Whiplash accounts for 70-80% of all personal injury claims

Awards for whiplash range from €15,700 to €77,900 for more severe injuries

The data published by the Personal Injuries Assessment Board is based on figures for 51,000 closed personal injury claims in 2013 and 2014. It represents the first update of the “book of quantum” since 2004. File photograph: iStock

The data published by the Personal Injuries Assessment Board is based on figures for 51,000 closed personal injury claims in 2013 and 2014. It represents the first update of the “book of quantum” since 2004. File photograph: iStock

 

A new set of guidelines on the level of damages awarded for injuries has been criticised by the insurance industry for not benchmarking the figures against international norms.

The data published by the Personal Injuries Assessment Board is based on figures for 51,000 closed personal injury claims in 2013 and 2014. It represents the first update of the “book of quantum” since 2004.

The figures show awards for whiplash neck injuries ranged from €15,700 for minor cases in which there was substantial recovery to between €44,600 and €77,900 for severe and permanent injuries. Whiplash accounts for between 70 and 80 per cent of all claims.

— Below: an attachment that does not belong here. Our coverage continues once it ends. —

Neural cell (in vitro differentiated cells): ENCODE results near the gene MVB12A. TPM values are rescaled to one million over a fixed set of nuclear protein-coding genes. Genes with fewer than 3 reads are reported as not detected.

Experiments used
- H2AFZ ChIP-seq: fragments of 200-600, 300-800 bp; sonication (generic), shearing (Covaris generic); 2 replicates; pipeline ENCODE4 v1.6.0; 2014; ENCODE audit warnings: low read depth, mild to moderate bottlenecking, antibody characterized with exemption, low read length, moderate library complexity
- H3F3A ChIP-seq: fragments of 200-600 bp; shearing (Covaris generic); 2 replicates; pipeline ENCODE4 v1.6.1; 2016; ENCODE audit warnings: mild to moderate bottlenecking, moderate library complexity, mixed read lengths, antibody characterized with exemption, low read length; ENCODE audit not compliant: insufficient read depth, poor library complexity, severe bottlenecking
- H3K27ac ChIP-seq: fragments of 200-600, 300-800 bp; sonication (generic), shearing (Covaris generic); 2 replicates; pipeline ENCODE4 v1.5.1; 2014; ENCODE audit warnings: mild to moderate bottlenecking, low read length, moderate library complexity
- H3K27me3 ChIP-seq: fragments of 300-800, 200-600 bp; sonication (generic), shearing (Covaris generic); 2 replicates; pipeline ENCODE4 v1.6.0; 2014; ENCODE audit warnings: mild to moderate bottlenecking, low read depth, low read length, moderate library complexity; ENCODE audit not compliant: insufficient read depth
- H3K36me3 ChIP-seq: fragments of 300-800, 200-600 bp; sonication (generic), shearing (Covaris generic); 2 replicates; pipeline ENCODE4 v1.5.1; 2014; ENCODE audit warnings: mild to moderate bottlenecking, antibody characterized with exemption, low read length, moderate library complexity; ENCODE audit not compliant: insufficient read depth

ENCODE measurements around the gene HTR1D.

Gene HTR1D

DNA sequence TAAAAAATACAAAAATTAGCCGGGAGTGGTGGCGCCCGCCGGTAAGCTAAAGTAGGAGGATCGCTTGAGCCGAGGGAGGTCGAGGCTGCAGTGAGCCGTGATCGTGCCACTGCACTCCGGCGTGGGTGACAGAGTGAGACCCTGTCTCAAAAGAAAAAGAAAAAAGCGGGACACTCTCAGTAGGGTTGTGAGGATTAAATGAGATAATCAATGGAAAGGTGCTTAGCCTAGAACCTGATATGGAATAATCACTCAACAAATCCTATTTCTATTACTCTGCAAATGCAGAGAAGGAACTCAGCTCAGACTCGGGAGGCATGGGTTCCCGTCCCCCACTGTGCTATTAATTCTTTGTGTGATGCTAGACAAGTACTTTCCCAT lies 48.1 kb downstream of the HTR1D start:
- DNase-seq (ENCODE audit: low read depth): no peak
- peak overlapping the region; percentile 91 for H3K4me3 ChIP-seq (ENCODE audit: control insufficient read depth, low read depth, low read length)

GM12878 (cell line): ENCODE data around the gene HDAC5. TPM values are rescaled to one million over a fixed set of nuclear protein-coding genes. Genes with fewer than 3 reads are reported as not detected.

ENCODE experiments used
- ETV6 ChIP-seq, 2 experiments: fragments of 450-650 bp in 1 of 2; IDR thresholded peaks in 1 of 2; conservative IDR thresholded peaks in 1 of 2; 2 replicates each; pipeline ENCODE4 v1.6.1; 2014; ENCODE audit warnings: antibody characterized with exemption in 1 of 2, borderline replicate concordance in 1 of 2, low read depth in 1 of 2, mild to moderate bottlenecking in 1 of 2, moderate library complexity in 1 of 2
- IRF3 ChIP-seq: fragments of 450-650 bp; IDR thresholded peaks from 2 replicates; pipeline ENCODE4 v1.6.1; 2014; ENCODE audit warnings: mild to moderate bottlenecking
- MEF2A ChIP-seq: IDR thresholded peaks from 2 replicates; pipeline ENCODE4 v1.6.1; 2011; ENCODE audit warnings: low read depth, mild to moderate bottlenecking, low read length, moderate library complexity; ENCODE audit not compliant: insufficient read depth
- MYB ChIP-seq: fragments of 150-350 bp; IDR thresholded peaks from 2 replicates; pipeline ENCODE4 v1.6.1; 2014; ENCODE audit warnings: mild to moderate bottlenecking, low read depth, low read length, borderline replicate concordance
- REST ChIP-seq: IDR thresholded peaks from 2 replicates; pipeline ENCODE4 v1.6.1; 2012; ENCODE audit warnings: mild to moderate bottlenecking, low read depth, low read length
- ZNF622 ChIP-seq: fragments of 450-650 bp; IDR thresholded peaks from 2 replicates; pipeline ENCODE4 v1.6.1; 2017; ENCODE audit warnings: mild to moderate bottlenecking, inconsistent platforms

Overall, the new data shows 35 groups of injuries moving upwards in settlement values, with the same number either declining, standing still or changing only marginally.

Insurance Ireland chief executive Kevin Thompson said while publication of the new book was welcome, it was unfortunate it did not internationally benchmark awards.

“Insurance Ireland is calling for a timeframe for the publication of the next book and a commitment to internationally set benchmark awards – otherwise it will simply reinforce rising claims costs.”

The Small Firms Association said the review was a missed opportunity. “The new book merely reflects the level of awards that have been made in recent years, rather than assessing what would be an appropriate and fair award for specific injuries,” said its chairman, A J Noonan.

Judiciary input

Eoghan Murphy

“It is important that the information is understood as a guide for assessing potential awards and not as a target or ‘the going rate’, or even some sort of a new baseline for awards,” he said.

“It would also be helpful if the judiciary had greater input into the drafting of the book of quantum and I would welcome that input.”